Coming back to North America, there are about 200 million mobile gamers just in North America alone. So, the uptake rate when you compare that to smartphone users is massive. We see this as an accelerating trend. I believe that esports is going to be a key use case of that and we believe that we have had 1 million total registration across North America in the past 2 years and that it can only grow from there. We believe that the ceiling is not only very high today but that it is going to continue to accelerate and grow over the next five years.
The games in the Open vary by region, what was your reasoning for this decision?
We wanted to build a global program that feels consistent across the regions that we operate in. So, that’s APAC, North America, Europe, and MENA. We don’t want to lose sight of the fact that we are still building individual communities with their own communication style and their own needs within those verticals. The diversity between regions in respect to game titles is a very important part of us taking a measured approach to building those communities out in the right way.
We want to make sure that there is also diversity between genres. Not just across what is popular in the region, we want to make sure that within the ethos of expanding opportunity that we provide a wide variety of genres. If you are a fan of strategy games, or battle royale games, or racing games, there should be an opportunity for you to compete in one of our programs.
ESL has announced their plans for the Spring Season, are there any hints you could give us about your plans for the Fall season?
We are absolutely going to do a season in the fall, both Open and Challenge. Players will have another chance to compete later in the year. We still have a couple of tricks up our sleeve. We are actively taking player feedback to improve the program in real time. We are going to make some more announcements on our plans in the next few months.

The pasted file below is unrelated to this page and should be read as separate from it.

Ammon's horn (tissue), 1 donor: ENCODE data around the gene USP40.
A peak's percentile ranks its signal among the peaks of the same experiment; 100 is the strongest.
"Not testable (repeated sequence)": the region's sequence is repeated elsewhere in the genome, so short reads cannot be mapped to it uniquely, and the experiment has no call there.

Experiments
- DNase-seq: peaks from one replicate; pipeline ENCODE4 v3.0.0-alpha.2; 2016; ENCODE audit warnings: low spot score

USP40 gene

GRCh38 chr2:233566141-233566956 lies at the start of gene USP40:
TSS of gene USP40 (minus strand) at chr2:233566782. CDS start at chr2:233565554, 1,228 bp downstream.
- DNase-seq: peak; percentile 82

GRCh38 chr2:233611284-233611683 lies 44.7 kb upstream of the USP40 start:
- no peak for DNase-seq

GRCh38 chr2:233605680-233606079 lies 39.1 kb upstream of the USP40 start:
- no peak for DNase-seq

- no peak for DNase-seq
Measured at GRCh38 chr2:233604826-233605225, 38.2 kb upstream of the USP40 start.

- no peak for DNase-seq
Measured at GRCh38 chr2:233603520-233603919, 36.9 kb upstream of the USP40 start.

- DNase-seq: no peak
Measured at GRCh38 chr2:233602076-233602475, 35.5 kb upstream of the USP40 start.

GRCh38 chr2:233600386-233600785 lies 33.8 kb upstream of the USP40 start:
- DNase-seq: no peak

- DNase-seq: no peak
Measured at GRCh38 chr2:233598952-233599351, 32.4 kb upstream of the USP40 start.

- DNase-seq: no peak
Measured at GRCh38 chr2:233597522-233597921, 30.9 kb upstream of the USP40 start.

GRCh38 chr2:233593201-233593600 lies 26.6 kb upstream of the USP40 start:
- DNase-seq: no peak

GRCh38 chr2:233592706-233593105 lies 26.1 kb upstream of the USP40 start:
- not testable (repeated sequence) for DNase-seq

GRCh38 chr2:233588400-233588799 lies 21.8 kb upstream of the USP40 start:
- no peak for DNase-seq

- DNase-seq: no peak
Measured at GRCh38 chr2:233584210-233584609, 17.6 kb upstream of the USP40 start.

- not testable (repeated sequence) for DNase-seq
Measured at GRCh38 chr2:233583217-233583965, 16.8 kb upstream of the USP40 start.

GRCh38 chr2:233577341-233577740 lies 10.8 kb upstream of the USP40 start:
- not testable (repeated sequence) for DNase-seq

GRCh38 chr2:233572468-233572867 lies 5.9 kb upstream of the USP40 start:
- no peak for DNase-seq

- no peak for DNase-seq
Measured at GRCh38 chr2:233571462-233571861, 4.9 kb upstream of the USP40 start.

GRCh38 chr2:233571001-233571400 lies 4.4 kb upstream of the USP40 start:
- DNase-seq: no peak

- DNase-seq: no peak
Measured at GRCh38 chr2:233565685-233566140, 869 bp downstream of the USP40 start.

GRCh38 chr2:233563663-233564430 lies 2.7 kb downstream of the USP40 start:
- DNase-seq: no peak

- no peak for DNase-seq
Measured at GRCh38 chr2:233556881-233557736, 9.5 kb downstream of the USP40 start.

Like nearly every other esports event in the past year, ESL Mobile will be held online. You have mentioned that the finals may be held in-person at various venues. In your opinion, how likely is it that we will see these live in-person events?
ESL Mobile will absolutely be returning to live finals events in the future, when it makes sense, and it is safe to do so. We believe there is a massive opportunity to rethink from the ground up what a live esports event is when we combine it with a mobile first approach. We are extremely excited for the future. I can’t speak to exactly when a live event might take place, this year or in future years. But I can tell you that we are monitoring this very closely and want to make an announcement as soon as we can.
The upcoming season
It is clear that the team at ESL Mobile are continuing their tradition of focusing on the grassroots community. Regions like Europe and North America still have a long way to go before they compete at the same level as teams from the East. That’s why programs like these are so important, they help nurture the esports talent of tomorrow. This event will allow the top performing players from amateur and grassroots levels to move through the competitive ecosystem and earn the opportunity to compete on the biggest stages in esports. They could even be in with a chance of winning serious cash, the total prize pool for the event is $650,000.
Live broadcasts will air on the ESL Mobile Twitch and YouTube channels. Play begins April 12.
- April 12 – May 6, 2021: Mobile Open Play (Ladder #1)
- May 7 – May 8, 2021: Mobile Open Play-In Weekend (Ladder #1)
- May 10 – June 3, 2021: Mobile Open Play (Ladder #2)
- June 4 – June 5, 2021: Mobile Open Play-In Weekend (Ladder #2)
- June 15 – July 7, 2021: Mobile Challenge Regular Season
- July 17 – 18 and July 22 – 23: Mobile Challenge Finals